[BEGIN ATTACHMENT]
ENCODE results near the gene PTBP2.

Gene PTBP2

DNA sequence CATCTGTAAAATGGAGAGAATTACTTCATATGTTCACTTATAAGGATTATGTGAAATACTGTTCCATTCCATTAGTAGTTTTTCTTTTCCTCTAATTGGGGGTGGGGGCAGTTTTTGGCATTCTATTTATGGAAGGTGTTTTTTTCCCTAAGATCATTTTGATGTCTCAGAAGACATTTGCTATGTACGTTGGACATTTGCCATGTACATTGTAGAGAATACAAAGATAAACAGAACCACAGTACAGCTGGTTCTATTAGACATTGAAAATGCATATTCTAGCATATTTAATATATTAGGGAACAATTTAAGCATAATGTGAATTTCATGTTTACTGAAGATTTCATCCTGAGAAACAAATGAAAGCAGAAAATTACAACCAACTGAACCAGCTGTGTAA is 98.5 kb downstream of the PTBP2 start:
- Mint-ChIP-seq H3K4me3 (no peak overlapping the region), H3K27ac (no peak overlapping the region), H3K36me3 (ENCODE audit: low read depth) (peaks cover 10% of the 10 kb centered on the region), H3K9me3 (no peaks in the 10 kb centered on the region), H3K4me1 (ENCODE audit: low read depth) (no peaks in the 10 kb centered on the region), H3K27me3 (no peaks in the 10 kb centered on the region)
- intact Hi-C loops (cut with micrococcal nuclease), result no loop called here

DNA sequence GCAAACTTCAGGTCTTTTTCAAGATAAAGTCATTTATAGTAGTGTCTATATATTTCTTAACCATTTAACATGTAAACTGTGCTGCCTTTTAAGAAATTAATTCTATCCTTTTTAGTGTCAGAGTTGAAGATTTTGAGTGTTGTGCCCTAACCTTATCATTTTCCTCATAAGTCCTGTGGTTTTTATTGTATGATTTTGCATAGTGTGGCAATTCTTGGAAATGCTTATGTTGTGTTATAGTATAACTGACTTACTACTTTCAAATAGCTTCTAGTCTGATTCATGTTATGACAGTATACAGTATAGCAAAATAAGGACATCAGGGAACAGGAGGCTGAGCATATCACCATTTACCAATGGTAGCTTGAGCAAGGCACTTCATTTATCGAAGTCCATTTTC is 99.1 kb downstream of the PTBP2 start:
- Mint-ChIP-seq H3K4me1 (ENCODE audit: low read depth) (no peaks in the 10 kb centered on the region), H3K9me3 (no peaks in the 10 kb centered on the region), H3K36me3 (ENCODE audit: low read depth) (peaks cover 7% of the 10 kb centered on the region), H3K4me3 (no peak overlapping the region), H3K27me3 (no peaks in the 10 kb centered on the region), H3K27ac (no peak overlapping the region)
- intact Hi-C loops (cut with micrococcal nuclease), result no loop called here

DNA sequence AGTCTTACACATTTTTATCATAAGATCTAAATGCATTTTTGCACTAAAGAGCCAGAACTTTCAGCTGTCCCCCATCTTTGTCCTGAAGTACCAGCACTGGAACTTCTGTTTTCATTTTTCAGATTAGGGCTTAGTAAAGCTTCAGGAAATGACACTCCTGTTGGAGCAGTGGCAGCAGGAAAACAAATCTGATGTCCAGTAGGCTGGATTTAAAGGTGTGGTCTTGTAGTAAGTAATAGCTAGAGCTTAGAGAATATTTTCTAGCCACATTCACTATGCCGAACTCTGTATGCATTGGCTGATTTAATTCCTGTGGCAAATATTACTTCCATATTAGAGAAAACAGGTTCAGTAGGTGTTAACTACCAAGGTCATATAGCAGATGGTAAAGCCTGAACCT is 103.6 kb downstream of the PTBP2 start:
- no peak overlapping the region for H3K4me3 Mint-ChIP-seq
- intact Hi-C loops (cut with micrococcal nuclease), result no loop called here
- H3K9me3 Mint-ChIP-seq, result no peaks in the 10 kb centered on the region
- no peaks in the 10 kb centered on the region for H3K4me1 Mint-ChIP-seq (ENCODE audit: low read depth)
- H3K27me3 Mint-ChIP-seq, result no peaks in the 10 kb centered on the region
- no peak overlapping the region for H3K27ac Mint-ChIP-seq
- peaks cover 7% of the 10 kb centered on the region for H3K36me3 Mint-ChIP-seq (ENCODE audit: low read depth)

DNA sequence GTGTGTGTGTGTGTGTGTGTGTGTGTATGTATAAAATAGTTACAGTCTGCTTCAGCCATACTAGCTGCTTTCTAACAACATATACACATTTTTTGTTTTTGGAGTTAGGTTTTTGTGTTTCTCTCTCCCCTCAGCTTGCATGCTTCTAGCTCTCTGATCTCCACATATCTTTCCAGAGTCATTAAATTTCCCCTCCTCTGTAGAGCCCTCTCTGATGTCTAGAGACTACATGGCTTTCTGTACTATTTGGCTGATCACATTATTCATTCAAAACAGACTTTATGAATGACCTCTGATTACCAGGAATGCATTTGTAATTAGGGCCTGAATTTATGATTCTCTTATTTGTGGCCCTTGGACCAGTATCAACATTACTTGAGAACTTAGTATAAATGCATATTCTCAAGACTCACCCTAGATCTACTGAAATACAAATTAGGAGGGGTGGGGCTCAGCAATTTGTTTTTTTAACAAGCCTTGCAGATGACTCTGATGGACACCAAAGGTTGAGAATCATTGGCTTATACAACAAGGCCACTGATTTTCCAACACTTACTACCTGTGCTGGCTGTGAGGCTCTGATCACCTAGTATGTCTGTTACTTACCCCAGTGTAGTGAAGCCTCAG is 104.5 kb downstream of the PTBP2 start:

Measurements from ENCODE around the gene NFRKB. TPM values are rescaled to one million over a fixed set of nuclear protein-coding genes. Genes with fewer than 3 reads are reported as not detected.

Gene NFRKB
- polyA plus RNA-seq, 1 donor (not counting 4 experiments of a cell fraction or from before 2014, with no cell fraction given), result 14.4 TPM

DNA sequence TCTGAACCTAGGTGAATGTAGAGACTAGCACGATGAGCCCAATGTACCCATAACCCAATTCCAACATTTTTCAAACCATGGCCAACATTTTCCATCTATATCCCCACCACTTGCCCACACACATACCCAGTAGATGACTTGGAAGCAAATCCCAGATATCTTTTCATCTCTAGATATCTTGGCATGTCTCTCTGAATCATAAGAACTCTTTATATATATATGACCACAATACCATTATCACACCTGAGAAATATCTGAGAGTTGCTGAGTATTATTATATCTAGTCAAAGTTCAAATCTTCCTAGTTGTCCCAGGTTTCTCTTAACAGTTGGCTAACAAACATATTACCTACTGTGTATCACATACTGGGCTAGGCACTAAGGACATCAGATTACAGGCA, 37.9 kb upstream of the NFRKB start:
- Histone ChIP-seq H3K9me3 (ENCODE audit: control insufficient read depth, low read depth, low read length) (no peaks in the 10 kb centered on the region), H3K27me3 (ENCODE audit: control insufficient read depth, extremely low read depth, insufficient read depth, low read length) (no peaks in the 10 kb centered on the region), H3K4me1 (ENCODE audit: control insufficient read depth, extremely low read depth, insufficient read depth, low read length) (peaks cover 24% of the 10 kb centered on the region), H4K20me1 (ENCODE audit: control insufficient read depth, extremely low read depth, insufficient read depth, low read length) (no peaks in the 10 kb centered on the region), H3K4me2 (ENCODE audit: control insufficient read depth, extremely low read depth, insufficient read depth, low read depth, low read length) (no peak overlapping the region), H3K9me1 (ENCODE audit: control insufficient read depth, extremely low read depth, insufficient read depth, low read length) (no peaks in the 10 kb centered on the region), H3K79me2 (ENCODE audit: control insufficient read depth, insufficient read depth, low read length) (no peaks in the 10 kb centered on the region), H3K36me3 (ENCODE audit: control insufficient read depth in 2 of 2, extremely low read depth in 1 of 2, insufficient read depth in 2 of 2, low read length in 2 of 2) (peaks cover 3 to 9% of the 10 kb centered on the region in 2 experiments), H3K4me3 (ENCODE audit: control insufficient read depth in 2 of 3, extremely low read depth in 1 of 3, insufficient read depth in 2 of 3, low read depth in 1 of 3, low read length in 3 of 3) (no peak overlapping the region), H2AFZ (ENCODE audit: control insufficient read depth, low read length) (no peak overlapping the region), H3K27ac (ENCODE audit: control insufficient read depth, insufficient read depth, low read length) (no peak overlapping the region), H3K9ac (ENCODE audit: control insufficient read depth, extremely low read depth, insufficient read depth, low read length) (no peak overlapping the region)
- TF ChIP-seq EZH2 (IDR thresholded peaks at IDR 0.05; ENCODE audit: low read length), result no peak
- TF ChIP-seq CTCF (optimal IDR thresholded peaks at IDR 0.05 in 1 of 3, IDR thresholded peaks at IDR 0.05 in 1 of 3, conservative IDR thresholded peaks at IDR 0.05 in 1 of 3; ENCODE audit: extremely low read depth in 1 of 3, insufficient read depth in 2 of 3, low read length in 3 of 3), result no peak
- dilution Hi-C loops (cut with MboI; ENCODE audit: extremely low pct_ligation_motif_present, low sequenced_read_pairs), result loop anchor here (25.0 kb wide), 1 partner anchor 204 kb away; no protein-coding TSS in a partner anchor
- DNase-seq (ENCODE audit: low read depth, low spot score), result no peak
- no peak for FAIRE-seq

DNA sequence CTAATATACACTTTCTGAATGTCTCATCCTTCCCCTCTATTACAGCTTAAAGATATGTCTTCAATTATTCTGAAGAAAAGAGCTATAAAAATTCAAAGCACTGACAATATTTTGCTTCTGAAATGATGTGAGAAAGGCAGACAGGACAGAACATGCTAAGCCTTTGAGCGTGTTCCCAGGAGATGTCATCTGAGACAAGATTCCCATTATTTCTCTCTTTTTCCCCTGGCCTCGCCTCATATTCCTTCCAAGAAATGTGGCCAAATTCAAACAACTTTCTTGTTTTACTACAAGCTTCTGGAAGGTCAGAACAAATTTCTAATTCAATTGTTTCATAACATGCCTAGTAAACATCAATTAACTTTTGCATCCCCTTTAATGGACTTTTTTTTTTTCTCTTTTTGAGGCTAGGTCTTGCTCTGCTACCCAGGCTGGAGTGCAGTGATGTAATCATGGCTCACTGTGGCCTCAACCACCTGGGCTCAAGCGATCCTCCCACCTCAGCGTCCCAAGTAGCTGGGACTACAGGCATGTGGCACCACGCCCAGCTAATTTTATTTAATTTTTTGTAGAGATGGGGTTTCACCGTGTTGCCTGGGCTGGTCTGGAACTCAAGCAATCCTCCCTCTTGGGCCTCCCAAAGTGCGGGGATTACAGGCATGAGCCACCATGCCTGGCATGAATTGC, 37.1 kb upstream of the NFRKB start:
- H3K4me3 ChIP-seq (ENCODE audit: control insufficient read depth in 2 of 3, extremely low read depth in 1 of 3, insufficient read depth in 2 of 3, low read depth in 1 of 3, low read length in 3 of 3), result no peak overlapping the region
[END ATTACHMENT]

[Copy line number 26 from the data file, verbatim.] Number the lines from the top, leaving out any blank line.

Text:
- DNase-seq (ENCODE audit: low read depth, low spot score), result no peak